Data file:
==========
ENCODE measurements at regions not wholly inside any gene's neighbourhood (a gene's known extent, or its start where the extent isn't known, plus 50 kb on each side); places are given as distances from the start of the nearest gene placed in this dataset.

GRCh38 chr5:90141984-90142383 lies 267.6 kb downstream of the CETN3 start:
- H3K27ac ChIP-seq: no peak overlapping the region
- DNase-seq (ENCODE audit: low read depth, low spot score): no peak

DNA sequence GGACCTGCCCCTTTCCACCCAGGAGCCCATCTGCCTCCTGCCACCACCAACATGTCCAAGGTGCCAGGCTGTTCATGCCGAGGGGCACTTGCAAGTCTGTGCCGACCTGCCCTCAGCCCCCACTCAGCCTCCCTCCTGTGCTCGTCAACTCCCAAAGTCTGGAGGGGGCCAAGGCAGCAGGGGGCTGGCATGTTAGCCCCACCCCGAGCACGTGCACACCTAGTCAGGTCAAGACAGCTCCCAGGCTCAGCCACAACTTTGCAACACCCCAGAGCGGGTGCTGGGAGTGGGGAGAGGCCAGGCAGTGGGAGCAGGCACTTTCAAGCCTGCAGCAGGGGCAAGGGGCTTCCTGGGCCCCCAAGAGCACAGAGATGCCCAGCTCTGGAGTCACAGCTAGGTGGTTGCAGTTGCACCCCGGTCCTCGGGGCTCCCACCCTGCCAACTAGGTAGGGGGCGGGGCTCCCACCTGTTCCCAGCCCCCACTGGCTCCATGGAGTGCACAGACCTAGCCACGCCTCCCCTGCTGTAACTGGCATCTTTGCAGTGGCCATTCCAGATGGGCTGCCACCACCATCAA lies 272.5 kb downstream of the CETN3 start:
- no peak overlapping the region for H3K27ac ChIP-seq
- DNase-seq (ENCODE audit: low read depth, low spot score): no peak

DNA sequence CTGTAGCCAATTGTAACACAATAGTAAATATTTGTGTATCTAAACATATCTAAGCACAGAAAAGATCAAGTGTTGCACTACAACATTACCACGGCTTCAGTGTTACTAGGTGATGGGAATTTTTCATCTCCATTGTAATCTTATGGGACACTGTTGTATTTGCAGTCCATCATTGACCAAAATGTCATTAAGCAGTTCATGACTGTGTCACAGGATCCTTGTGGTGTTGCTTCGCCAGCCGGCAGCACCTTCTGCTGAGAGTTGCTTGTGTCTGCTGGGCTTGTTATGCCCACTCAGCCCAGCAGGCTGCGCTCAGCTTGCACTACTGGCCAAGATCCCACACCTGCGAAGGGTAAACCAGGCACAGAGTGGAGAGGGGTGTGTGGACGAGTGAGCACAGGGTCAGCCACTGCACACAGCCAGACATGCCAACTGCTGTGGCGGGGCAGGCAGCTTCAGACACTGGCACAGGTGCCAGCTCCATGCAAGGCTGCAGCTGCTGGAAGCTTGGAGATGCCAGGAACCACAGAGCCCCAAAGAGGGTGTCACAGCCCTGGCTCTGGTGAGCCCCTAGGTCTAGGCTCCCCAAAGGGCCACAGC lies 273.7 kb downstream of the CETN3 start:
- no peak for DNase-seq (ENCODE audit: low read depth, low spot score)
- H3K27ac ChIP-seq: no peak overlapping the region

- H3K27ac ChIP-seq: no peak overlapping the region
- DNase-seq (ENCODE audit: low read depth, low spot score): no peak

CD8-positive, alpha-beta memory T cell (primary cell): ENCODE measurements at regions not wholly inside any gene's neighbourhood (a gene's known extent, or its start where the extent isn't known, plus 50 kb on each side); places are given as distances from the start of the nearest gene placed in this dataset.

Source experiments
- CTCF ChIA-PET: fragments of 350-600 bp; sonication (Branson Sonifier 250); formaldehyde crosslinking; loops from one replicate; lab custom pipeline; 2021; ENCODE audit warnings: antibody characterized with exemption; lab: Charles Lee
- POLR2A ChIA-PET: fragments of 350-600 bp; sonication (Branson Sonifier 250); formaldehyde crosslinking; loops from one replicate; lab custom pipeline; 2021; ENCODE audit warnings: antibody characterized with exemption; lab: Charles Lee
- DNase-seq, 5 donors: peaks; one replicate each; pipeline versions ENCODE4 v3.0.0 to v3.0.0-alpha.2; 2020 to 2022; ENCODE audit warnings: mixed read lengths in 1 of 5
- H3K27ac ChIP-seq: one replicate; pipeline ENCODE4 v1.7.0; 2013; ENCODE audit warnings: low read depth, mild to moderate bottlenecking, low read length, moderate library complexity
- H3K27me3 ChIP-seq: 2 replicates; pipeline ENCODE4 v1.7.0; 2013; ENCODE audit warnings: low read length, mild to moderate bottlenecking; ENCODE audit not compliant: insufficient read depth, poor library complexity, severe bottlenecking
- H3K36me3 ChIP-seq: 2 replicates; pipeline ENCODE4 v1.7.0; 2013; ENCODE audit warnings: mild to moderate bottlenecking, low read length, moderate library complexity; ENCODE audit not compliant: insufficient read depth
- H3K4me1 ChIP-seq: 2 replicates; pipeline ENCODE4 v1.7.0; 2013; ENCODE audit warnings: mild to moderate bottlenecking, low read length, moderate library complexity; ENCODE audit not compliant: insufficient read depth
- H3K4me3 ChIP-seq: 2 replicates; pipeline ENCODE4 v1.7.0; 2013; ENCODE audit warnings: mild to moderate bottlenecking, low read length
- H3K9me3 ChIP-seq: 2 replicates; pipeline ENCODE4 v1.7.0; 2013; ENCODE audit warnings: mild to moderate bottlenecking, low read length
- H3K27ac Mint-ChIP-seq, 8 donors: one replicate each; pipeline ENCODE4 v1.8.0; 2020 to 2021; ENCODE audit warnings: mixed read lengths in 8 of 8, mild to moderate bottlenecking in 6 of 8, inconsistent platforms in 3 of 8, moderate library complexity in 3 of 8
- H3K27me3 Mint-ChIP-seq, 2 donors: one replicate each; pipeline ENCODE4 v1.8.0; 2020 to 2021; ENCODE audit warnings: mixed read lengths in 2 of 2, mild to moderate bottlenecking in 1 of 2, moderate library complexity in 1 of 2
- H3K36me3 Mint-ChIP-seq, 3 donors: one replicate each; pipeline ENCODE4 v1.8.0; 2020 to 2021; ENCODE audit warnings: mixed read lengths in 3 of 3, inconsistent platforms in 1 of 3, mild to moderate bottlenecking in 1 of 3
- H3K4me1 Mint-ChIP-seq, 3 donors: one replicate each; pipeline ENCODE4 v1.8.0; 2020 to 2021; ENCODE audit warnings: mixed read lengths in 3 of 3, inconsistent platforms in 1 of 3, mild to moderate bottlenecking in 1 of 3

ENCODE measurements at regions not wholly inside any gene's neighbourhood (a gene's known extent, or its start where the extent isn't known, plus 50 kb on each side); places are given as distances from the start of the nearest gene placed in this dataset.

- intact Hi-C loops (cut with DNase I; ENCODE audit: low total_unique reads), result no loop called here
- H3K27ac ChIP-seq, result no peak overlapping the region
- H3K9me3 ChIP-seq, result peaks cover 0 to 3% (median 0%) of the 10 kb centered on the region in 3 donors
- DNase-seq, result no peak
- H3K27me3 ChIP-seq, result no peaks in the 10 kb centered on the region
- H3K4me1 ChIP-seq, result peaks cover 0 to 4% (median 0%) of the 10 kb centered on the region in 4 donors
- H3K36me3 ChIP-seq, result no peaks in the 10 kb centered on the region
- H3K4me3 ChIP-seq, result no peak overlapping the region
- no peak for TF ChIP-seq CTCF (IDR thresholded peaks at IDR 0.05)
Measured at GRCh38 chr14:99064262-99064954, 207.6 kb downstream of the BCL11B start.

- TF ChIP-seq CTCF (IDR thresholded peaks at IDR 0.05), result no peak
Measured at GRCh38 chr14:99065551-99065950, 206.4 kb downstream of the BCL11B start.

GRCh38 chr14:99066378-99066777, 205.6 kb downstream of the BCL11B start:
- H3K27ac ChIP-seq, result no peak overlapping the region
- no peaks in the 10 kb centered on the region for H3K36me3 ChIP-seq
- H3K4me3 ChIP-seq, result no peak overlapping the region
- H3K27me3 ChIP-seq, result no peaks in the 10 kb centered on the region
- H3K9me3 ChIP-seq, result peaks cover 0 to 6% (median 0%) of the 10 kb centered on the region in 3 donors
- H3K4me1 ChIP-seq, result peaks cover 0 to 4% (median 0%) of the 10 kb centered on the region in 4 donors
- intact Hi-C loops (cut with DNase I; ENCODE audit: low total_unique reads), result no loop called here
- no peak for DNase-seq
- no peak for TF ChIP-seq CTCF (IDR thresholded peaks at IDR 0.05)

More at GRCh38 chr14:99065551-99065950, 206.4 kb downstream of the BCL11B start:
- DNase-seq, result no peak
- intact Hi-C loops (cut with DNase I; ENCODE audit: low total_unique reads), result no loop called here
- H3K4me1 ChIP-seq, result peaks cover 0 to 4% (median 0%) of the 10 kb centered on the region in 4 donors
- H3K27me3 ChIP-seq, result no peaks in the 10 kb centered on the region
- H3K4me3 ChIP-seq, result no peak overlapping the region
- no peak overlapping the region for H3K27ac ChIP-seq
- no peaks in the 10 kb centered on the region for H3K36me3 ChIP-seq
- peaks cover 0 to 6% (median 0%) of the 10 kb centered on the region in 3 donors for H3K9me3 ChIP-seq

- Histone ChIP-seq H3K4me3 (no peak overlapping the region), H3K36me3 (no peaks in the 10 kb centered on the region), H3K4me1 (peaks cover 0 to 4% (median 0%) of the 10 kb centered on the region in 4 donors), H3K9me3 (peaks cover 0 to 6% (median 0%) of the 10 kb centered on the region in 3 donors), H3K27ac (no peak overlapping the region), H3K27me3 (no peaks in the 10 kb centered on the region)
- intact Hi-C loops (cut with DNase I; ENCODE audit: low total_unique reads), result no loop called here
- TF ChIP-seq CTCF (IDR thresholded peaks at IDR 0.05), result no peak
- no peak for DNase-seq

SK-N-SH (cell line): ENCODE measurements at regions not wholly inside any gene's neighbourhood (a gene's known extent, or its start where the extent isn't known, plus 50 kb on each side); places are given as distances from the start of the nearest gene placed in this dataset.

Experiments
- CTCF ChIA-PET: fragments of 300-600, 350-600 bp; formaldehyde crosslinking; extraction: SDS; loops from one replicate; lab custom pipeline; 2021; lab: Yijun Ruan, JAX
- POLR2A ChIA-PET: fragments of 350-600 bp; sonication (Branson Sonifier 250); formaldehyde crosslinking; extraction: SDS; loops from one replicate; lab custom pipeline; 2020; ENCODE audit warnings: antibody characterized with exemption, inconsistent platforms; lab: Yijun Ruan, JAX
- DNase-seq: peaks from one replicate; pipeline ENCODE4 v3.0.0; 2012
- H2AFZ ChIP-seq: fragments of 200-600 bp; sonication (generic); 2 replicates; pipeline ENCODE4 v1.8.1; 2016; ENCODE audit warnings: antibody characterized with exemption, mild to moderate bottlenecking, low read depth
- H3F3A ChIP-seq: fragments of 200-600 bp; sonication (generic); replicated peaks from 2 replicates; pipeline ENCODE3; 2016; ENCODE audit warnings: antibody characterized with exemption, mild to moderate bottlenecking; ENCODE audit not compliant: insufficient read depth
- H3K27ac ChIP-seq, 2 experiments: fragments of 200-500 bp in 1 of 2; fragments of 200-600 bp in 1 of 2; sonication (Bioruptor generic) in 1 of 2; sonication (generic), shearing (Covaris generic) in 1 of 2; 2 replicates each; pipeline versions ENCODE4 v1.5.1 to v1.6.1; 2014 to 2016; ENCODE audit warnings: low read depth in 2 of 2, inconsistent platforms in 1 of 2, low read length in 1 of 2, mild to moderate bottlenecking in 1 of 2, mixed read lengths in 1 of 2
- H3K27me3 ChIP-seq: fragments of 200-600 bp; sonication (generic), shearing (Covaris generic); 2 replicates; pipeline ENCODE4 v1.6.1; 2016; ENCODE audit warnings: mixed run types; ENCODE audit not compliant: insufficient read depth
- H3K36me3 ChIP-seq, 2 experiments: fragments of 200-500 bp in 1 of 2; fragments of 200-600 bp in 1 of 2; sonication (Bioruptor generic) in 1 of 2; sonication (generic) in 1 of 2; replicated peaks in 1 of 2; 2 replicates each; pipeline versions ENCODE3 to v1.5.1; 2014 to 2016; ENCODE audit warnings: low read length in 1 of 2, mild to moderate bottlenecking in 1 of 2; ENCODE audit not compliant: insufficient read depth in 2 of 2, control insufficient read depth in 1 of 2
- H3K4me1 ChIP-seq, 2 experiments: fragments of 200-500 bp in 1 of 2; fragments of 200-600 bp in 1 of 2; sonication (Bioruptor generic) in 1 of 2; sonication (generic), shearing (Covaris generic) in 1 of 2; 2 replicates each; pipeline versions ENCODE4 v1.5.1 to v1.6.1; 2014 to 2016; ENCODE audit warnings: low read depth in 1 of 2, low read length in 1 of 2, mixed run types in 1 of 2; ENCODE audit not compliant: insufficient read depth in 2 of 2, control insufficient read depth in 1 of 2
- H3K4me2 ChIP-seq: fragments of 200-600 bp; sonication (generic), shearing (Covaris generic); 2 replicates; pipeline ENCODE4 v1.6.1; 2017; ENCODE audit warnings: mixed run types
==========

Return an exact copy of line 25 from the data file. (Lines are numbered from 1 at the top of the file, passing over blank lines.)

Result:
- H3K27me3 Mint-ChIP-seq, 2 donors: one replicate each; pipeline ENCODE4 v1.8.0; 2020 to 2021; ENCODE audit warnings: mixed read lengths in 2 of 2, mild to moderate bottlenecking in 1 of 2, moderate library complexity in 1 of 2